And what I said at the beginning about the learning curve is just so steep. That it's gonna take you three or four years to figure out what questions really need to be asked, and to figure out how things grow and all that kind of stuff. So it's just, they have a great system in place, everybody's working to try to help them.
And I think just more and more resources are great, grant funding, things like that are great. I think education and more hands-on direct production-based knowledge. Because if you build it they will come is a true statement, all right? You've got to be able to grow a consistent quality product.
And then you got to be able to sell it for sure, you don't wanna grow [INAUDIBLE] stuff and not sell it. But where I see people falling down is growing quality consistent products. And so to me that's what it's all about. If you don't produce consistently quality stuff, then you're in the wrong business.
>> Laura Burgess: Have you used any of these resources? You mentioned grants, things like that. So do you have any personal experiences?
>> Joe Rowland: I bought my farm with an FSA Loan, Farm Service Agency. Got a high tunnel grant through NRCS, got a well grant through Soil and Water, I think it's an EQUIP program, Soil and Water Conservation does that.
I have had small nonprofit groups do benefit dinners, where they donated part of the proceeds to me to help build the greenhouse, Carolina Farm Trust does that kinda thing. So I have definitely taken advantage of a lot of those opportunities, and they're great. Yeah, we need all the help-
>> Laura Burgess: [LAUGH]
>> Joe Rowland: Sadly, we need all the help we can get, and some people look at that and say, okay my tax dollars built him a greenhouse, or built him a high tunnel and put it in a well. But what,
>> Joe Rowland: What good is that ultimately gonna do, or my tax dollars, couldn't we pay teachers more?
Still have some potholes in the road, does really need a well to grow his vegetables? And that's true, I mean, that's a tough argument.
>> Laura Burgess: So I'm just gonna end it now with this last question. So is there anything that you want to add, is there anything that you wish to expand on, do you think I should have asked?
In terms of kind of understanding farmers' experience, especially young farmers', or new farmers' experiences in North Carolina and Piedmont area?
>> Joe Rowland: Yes and no.
>> Laura Burgess: [LAUGH]
>> Joe Rowland: I mean, it's just such a vast topic. It's an amazing thing, and once you get bit by, it's something that I think you'll always love and get passionate about.
But it's just such a huge topic that any given day you need to know a lot about plants and horticulture, maybe a little bit about small engine repair, carpentry would be nice. Marketing and sales would be great, effective leadership and management skills would be awesome. So I mean, there's thousands of questions that you didn't ask that I don't have answers to that, you know what I mean, but as the same time I just think we need more of it.
We need more consumers or just more average person buy in for understanding or knowledge about what's going on and how it actually affects that. And I've thought a lot more lately about the way it affects and ultimately, of health and wellness, right?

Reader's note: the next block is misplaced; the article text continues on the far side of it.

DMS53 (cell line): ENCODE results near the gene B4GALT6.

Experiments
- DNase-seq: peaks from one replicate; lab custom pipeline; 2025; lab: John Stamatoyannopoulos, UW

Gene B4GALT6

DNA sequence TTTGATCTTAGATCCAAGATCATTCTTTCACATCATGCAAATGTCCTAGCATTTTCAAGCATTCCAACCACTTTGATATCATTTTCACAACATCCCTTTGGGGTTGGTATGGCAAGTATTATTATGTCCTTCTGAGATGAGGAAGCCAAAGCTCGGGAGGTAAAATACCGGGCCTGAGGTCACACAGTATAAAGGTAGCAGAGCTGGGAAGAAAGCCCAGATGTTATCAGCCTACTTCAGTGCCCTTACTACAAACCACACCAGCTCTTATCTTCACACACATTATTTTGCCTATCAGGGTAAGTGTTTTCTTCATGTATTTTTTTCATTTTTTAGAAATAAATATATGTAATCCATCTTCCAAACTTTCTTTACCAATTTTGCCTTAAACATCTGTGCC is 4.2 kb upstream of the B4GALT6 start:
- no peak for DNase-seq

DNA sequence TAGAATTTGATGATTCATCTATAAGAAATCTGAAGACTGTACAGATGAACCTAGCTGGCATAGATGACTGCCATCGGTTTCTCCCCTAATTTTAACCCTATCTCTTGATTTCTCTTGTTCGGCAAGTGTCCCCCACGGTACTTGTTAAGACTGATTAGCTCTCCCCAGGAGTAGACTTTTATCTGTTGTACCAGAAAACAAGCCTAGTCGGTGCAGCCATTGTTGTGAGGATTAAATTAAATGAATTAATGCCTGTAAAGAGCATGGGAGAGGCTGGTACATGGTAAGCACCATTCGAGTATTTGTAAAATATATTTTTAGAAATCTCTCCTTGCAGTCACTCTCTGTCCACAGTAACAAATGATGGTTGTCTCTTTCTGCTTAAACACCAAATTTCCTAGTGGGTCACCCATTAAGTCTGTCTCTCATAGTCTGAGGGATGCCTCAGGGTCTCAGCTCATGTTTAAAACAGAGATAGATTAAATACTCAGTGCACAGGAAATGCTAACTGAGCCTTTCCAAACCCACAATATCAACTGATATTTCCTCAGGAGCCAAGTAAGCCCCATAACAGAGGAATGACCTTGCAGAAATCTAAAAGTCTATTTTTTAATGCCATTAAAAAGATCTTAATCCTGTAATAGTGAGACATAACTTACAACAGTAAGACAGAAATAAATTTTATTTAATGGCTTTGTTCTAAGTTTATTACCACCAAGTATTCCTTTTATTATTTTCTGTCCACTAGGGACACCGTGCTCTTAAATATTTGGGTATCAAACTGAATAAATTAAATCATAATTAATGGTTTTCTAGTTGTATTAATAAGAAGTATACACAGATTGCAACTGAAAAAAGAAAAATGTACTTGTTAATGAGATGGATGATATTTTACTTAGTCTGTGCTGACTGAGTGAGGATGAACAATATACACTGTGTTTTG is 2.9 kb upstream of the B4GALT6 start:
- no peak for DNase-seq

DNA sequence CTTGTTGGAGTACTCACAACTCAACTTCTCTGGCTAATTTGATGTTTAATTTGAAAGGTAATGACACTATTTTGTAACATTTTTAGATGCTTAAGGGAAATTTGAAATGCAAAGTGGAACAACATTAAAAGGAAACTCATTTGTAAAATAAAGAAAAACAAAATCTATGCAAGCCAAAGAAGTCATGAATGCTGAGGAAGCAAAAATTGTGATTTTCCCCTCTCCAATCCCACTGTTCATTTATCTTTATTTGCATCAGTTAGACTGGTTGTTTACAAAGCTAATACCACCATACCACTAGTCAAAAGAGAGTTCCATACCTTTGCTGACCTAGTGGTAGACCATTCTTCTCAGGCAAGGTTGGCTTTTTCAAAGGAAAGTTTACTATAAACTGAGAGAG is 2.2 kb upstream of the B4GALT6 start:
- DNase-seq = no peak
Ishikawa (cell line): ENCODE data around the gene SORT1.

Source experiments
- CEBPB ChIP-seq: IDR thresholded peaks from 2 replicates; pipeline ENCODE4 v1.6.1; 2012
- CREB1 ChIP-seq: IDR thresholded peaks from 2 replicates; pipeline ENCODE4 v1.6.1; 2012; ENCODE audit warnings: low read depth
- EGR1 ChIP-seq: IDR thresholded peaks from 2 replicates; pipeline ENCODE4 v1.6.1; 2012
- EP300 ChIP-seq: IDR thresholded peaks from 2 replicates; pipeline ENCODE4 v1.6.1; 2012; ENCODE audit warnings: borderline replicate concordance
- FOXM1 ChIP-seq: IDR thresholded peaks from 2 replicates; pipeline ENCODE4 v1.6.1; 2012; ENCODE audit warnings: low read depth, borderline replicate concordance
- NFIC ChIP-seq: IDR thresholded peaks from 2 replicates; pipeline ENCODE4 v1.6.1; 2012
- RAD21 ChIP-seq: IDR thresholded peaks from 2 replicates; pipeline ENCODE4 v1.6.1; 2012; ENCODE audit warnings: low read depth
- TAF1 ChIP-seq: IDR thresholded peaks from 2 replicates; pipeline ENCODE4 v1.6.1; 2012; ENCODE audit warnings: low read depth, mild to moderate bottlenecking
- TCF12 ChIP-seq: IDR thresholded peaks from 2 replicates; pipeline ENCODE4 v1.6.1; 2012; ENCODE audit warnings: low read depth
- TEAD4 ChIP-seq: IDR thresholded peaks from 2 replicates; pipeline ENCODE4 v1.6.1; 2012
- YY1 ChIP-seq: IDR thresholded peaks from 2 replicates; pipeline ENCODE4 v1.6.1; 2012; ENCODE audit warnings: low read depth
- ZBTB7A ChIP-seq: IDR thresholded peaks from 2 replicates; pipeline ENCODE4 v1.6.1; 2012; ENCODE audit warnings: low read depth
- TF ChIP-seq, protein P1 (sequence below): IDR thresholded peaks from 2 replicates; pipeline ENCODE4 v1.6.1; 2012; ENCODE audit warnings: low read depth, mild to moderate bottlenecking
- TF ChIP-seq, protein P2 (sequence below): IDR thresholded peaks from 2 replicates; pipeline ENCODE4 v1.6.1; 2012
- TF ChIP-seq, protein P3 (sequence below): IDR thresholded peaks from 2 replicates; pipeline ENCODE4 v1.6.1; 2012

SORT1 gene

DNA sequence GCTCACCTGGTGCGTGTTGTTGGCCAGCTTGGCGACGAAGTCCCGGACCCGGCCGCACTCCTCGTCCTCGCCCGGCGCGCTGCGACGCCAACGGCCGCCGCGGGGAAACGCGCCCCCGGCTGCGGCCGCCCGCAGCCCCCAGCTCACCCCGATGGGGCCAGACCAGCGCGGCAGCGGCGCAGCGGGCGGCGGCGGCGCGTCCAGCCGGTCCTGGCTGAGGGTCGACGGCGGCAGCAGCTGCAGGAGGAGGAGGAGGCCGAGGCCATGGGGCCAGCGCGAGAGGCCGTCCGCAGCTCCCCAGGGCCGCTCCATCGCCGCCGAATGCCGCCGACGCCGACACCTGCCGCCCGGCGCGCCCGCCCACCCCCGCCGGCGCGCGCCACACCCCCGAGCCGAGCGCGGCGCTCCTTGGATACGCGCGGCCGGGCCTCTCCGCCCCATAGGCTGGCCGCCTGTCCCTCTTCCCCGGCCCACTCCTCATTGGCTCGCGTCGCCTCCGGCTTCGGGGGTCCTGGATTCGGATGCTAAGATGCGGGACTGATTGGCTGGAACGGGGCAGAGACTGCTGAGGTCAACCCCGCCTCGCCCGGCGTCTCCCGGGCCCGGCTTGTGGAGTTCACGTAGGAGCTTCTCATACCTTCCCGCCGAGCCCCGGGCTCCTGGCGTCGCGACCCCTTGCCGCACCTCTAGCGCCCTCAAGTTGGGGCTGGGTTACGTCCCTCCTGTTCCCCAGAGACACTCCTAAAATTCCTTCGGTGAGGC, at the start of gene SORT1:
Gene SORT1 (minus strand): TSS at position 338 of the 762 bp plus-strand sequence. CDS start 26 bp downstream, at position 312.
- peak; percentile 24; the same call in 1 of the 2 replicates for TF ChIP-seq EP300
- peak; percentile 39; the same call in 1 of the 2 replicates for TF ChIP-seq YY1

>> Laura Burgess: Mm-hm.
>> Joe Rowland: And so, eating more fruits and vegetables, eating food that's closer to the farm, knowing what's in it, what you don't want, choosing what's important for you.
GMO, antibiotics, pesticides, making decisions for your family, but being, as a consumer, being able to be informed. Some of the labeling and the way they require things to be labeled or not to be labeled, I think leaves a lot to be, what's the phrase, it's just lacking. We need more understanding of labels and how that works.
I for example grew pastured chickens, right? I raised my chickens on grass, they lived their entire lives. When they came out of the brooder at two or three weeks old, they lived on grass. I wanted to put on my label pastured poultry so my customers could understand these chickens eat grass.
They live out in a field. The USDA or NCDA would not allow me to put the word-
>> Joe Rowland: Bless you darling.
>> Laura Burgess: Bless you.
>> Joe Rowland: That's my daughter, Ella.
>> Joe Rowland: Yes, she's joining the interview, hi honey. They wouldn't let me use the word pastured, but yet, a huge food corporation can take a product that is unhealthy that is high in sugar.
And reduce it by a gram of sugar and slap a huge label on the front, this is now reduced sugar, healthy. That to me is ridiculous. And so the policy stuff at the top would change, I think could maybe trickle down to small farmers. Just in people be more aware of what they want to eat.
And seeking out people that do things in alignment with their values. So I think educating the public and hopefully legislation at the top, which unfortunately, that's a tough sell. You can't get a lot of good stuff done and there's a lot more important probably than food labels. But, to a foodie and to a farmer those are things that it seems to me like if we could fix food and fix health, a lot of other things would hopefully kind of settle and fall into place.
>> Laura Burgess: Completely agree. Well, thank you so much-
>> Joe Rowland: Thank you very much.
>> Laura Burgess: For your time.
>> Joe Rowland: Yes, absolutely.